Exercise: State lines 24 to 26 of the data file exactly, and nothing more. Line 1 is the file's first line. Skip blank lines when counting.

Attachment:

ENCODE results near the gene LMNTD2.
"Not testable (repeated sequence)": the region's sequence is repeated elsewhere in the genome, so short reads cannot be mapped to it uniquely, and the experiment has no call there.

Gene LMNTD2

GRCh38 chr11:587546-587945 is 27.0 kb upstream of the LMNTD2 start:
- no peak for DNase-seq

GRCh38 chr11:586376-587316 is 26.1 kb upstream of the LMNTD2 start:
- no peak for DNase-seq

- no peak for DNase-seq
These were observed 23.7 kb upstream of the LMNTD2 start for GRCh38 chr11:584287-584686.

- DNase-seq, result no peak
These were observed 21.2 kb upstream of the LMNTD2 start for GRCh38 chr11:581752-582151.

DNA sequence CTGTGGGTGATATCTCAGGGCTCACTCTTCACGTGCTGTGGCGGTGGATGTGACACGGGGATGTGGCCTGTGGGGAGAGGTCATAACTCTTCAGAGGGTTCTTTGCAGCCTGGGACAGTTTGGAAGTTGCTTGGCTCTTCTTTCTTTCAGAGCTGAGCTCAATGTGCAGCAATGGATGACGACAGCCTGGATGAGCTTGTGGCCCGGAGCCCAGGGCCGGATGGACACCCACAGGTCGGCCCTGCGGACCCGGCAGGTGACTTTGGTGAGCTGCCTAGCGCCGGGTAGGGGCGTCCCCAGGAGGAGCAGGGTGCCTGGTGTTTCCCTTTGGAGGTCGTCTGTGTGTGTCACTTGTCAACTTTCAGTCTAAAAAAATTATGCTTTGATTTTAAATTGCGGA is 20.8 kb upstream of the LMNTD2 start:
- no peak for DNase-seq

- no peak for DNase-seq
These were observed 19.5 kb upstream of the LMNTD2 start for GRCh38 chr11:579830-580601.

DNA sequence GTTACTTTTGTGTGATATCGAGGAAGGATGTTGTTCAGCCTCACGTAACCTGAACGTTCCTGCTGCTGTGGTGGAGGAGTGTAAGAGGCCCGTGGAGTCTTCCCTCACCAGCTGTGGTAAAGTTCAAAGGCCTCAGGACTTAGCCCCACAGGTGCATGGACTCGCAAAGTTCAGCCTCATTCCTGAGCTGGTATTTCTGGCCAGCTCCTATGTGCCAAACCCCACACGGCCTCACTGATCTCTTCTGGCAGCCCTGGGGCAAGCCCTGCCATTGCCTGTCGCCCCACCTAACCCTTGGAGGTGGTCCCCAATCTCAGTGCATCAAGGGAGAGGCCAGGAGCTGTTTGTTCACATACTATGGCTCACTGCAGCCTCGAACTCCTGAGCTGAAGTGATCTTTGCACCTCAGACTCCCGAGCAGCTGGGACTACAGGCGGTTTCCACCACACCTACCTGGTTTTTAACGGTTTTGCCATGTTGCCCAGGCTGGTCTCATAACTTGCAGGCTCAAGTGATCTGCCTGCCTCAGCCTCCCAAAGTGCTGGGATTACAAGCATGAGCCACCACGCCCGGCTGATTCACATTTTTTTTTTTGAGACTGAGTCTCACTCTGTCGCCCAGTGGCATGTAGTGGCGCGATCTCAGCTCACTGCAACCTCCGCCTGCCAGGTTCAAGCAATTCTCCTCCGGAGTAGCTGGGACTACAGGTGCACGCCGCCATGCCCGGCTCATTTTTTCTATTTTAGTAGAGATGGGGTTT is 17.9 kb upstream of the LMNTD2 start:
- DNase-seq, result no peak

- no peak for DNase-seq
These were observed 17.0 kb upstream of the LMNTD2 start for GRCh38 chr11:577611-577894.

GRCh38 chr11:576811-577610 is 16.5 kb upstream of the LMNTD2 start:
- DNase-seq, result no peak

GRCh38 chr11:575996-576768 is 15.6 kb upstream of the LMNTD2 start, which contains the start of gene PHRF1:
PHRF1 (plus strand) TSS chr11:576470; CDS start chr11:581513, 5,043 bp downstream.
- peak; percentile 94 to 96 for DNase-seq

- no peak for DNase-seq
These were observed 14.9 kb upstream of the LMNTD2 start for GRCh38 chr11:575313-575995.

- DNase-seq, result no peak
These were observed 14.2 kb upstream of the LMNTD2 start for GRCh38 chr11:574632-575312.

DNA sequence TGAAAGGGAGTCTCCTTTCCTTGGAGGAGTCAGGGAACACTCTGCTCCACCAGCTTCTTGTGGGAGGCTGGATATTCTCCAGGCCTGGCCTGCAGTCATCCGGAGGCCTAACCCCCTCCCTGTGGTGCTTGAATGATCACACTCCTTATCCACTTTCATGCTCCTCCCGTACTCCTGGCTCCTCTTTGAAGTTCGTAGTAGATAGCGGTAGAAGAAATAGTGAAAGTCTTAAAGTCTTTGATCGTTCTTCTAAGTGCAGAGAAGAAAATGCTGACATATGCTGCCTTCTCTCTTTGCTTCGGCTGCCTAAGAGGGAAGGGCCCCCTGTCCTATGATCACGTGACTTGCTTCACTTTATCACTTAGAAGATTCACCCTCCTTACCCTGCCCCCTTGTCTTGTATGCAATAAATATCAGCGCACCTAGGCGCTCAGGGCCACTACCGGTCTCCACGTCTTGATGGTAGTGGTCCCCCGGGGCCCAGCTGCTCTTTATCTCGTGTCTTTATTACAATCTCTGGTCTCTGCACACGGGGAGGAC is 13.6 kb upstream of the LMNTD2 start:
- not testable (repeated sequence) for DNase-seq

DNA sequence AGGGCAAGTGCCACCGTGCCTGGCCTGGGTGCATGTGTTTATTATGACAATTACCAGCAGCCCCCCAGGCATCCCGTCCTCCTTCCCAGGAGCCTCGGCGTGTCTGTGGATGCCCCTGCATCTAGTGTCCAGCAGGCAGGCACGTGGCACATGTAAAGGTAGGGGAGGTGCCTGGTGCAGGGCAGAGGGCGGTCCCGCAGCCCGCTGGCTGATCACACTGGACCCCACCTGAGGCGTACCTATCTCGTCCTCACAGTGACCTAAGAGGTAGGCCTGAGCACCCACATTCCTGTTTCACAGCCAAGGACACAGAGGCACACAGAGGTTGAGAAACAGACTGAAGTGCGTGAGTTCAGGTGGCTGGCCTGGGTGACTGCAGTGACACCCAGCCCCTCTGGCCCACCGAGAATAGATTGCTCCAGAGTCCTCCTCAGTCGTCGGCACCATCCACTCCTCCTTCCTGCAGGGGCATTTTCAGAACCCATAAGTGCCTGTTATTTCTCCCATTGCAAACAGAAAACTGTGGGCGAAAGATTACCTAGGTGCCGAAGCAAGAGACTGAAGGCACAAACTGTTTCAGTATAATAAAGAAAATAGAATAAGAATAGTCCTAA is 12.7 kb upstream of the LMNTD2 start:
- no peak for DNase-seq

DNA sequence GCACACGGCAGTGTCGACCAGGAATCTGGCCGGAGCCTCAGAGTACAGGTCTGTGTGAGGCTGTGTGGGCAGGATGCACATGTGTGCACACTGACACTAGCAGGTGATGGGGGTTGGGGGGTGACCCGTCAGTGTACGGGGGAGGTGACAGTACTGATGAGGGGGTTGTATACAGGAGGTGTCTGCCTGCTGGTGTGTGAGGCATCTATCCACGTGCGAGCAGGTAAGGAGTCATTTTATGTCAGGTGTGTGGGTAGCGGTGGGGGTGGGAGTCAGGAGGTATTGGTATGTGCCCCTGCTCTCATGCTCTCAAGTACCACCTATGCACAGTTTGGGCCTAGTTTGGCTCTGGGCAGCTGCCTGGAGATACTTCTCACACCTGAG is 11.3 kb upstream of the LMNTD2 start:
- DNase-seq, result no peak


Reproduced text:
- peak; percentile 94 to 96 for DNase-seq

- no peak for DNase-seq
These were observed 14.9 kb upstream of the LMNTD2 start for GRCh38 chr11:575313-575995.